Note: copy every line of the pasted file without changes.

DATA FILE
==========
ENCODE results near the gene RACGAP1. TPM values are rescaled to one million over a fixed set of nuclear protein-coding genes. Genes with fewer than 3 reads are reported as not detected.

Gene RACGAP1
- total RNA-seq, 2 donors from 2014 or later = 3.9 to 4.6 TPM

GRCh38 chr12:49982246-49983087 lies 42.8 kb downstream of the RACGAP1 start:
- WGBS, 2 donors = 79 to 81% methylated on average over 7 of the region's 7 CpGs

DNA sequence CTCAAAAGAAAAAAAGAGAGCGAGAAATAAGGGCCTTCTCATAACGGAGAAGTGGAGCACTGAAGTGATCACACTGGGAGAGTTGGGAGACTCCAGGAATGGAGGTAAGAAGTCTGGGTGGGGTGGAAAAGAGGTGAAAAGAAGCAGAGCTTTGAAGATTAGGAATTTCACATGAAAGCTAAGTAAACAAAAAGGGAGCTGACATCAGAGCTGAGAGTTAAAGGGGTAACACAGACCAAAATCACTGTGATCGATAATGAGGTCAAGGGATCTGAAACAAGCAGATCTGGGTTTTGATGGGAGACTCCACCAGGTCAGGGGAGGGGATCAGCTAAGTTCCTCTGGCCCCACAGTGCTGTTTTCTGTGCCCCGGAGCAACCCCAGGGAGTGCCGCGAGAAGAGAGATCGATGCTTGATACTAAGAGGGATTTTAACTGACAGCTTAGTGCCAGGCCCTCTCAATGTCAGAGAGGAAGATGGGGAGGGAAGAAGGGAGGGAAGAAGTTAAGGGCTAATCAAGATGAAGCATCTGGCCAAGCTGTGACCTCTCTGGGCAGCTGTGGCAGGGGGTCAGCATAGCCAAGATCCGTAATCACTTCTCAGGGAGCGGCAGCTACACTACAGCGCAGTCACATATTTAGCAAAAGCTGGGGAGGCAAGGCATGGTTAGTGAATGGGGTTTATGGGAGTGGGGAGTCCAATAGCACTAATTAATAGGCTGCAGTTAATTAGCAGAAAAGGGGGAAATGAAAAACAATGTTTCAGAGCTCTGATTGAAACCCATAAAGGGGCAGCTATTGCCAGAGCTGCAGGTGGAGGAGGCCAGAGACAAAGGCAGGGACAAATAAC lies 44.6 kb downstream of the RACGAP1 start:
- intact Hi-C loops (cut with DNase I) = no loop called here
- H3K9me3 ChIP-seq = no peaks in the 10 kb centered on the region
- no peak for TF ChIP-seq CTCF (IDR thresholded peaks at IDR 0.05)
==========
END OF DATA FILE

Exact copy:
ENCODE results near the gene RACGAP1. TPM values are rescaled to one million over a fixed set of nuclear protein-coding genes. Genes with fewer than 3 reads are reported as not detected.

Gene RACGAP1
- total RNA-seq, 2 donors from 2014 or later = 3.9 to 4.6 TPM

GRCh38 chr12:49982246-49983087 lies 42.8 kb downstream of the RACGAP1 start:
- WGBS, 2 donors = 79 to 81% methylated on average over 7 of the region's 7 CpGs

DNA sequence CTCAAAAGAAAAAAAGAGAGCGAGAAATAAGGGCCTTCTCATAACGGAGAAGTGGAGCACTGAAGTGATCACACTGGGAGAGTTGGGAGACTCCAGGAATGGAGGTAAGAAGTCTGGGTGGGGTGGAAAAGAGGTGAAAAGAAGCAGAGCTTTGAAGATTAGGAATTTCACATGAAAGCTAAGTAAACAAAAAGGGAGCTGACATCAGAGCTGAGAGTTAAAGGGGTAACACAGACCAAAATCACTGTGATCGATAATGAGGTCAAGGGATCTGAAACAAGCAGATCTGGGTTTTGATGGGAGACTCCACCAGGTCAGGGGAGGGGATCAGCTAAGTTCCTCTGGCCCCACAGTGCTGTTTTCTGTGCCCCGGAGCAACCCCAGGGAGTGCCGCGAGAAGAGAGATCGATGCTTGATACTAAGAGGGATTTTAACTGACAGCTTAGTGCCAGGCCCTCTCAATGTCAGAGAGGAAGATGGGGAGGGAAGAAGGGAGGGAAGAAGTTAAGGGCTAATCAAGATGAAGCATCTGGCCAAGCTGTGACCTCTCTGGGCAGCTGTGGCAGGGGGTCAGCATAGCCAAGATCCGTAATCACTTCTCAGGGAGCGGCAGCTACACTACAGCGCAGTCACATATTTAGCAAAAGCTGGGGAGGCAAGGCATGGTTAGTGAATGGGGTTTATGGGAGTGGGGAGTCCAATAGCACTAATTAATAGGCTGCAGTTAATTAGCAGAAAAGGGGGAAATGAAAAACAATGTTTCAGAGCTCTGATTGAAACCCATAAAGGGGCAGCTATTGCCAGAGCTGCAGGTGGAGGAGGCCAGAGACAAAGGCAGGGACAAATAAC lies 44.6 kb downstream of the RACGAP1 start:
- intact Hi-C loops (cut with DNase I) = no loop called here
- H3K9me3 ChIP-seq = no peaks in the 10 kb centered on the region
- no peak for TF ChIP-seq CTCF (IDR thresholded peaks at IDR 0.05)